A year by year summary of the most significant events in Linux's history to date.
Caption by: Charles McLellan
Launched in 2007, UK-based YuuGuu (the name is derived from the Japanese for 'fusion') is an online collaboration tool comprising instant messaging (with integration of external accounts, including Skype), screen sharing, remote control and audio conferencing.
Up to now, YuuGuu has been available in three versions: Free, Plus and Teams. The Free version lets you host meetings with up to five participants (who don't need the desktop client software, just a Flash-enabled browser) and allows up to 100 minutes of screen sharing per month. Plus ($15 [£9]/month) allows web conferences up to 30-strong with unlimited screen sharing, while Teams ($25 [£15]/month/seat) supports groups of up to 20 Yuuguu desktop clients and adds group setup and administration tools (for a single administrator), remote support and an integrated audio conferencing service.
These are now joined by YuuGuu Corporate, which is aimed at larger companies wishing to involve hundreds rather than tens of users, with multiple administrators.
To host a Yuuguu session, you need to download and install the client, which is a small (~10MB) application available for Windows (XP, Vista, 7), Mac (OS X 10.4 or higher) and Linux (including Ubuntu 8.04 and Fedora 9 or later) systems. To participate in a session, all you need is a Flash 9-enabled browser — the company lists Internet Explorer, Firefox and Safari, and states that 'many others are known to work'.
Importing contacts from external IM accounts into the YuuGuu client.
You can import contacts from your email address books, from Skype or from a number of external instant messaging accounts (AIM, Google Talk, ICQ, MSN and Yahoo!). These then appear in an IM-style window with icons identifying the different accounts.
Administrators can add easily add or remove licensed YuuGuu users.
Administrators can set up and manage groups, which is essentially a way of managing a pool of licenses. Admins simply log into the Account section on Yuuguu's web site and add the email addresses of the required group members: if they have already installed the desktop client they'll be added to the group right away; if not, they'll be prompted to download it via email and added later. Group members can be removed and added as required.
To set up a conference, you can open an IM window with a contact and then kick off other services and/or add users as required. Alternatively you can click Web Share at the top of the YuuGuu window and either start or schedule a meeting. Setting up a Web Share generates a URL and a PIN for the session, and, optionally, a phone number for audio conferencing.
Yuuguu sessions can involve can a mixture of instant messaging, screen sharing, remote control, Skype and audio conferencing.
YuuGuu makes an effective IM aggregator, adding successive individual correspondents as a series of tabs at the foot of the chat window. You can also kick off an IM conference by holding down Ctrl and highlighting the relevant contacts: any that do not have the desktop client will receive a URL over whatever IM system they're using, which they can then click to start a Web Share session in their (Flash-enabled) browser. This initially shows a blank area ready for screen sharing and a messaging panel on the right-hand side. You can still use the original IM channel for one-to-one communication too.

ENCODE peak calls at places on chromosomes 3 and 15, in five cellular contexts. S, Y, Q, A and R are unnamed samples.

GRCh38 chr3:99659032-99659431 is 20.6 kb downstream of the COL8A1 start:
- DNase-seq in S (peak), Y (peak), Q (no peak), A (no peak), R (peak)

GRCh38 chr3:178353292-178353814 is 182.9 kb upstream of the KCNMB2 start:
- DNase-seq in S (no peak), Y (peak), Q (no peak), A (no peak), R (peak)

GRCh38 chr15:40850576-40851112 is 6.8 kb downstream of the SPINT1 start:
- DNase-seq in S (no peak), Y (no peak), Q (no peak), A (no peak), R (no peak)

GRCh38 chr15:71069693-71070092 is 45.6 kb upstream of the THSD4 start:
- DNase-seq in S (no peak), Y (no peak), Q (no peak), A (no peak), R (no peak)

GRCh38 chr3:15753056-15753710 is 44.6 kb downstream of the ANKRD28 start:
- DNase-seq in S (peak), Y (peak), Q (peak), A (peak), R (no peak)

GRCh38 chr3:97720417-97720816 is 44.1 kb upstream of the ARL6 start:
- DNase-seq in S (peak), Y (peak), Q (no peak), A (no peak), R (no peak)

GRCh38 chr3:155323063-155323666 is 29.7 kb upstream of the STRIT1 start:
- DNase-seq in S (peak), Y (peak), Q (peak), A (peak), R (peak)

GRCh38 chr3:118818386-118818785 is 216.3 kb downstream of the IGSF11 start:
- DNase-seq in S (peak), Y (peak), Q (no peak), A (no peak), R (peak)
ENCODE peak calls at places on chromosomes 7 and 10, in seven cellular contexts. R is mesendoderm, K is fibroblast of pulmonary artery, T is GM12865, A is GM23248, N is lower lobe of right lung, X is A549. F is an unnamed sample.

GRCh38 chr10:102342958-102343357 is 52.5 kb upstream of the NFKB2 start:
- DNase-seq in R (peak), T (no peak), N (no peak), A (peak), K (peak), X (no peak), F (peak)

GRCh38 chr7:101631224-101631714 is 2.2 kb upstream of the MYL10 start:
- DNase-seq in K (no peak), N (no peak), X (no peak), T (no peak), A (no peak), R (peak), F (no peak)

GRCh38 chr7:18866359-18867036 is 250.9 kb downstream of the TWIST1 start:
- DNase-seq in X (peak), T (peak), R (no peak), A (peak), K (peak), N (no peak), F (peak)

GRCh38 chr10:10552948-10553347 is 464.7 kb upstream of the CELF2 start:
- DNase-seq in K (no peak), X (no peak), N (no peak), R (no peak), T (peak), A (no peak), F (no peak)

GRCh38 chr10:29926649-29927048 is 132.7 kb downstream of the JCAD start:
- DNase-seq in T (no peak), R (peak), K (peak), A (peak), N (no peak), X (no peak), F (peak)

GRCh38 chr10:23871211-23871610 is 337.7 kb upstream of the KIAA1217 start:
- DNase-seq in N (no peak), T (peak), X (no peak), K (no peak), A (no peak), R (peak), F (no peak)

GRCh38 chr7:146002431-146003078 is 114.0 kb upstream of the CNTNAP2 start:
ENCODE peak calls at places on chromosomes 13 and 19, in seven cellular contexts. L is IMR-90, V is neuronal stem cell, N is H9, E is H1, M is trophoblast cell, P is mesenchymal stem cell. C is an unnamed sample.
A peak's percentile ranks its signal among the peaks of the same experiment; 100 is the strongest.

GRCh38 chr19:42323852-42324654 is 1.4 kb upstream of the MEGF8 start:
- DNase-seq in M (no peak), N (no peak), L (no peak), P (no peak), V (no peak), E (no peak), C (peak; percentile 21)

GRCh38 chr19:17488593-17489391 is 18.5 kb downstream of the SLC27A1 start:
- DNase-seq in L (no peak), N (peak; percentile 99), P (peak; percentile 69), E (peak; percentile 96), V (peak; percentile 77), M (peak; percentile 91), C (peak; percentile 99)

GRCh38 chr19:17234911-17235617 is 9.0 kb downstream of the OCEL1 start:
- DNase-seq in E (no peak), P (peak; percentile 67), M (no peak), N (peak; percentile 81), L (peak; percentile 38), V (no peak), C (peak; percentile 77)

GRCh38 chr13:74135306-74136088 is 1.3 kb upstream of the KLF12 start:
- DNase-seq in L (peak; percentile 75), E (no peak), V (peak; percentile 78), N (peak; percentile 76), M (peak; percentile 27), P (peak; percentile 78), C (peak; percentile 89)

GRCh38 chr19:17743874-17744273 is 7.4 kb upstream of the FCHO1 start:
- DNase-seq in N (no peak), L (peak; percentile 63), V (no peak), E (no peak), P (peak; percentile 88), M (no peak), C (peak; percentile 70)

Web conferencing in YuuGuu: using the desktop client (top); screen sharing and messaging via a Flash-enabled browser, with MSN Messenger running alongside (bottom).
When it comes to screen sharing, the host can opt to show his or her entire screen, choose one from a list of running applications to display, or ask to see another participant's screen. Anyone viewing a remote screen can ask to take control of it, allowing the possibility of shared document editing.
Unfortunately all this is rather slow, even with shared screens displayed in 8–bit rather than full colour. Also, even when testing with a three-person web conference, it became confusing enough to juggle repeated competing requests for screen control — we'd hate to have to manage 30 unruly participants.
Audio conferencing is catered for, via local dial-in (participants pay) or toll-free (YuuGuu licence-holder pays) numbers. Obviously the bigger the installation and the wider the usage of toll-free numbers, the bigger the monthly bill. YuuGuu Corporate costs the same as Teams ($25 [£15]/month/seat) up to 20 users, with volume-related discounts available for larger roll-outs.
For the Corporate version, YuuGuu has beefed up its security with random session code generation and 128-bit AES encryption for potentially sensitive IM and screen-sharing data. Companies will also be able to embed a YuuGuu meeting entry page into their web sites, and use their own branding on web conferencing sessions.
One feature that's missing is the ability to record, save and replay a web conferencing session. However, we're told that this is on the 2010 roadmap.
YuuGuu Corporate offers IM aggregation, screen sharing, remote control and audio conferencing. These are all useful collaboration tools, and the ability to include ad-hoc participants via a browser is particularly handy. At about £15 per month per seat, YuuGuu's pricing compares well to WebEx, for example, which costs £30/month/seat (or £24 if you pay a year's worth up front). However, Cisco's product is undoubtedly more polished and supports some features missing in YuuGuu (including session recording and video conferencing).
Caption by: Charles McLellan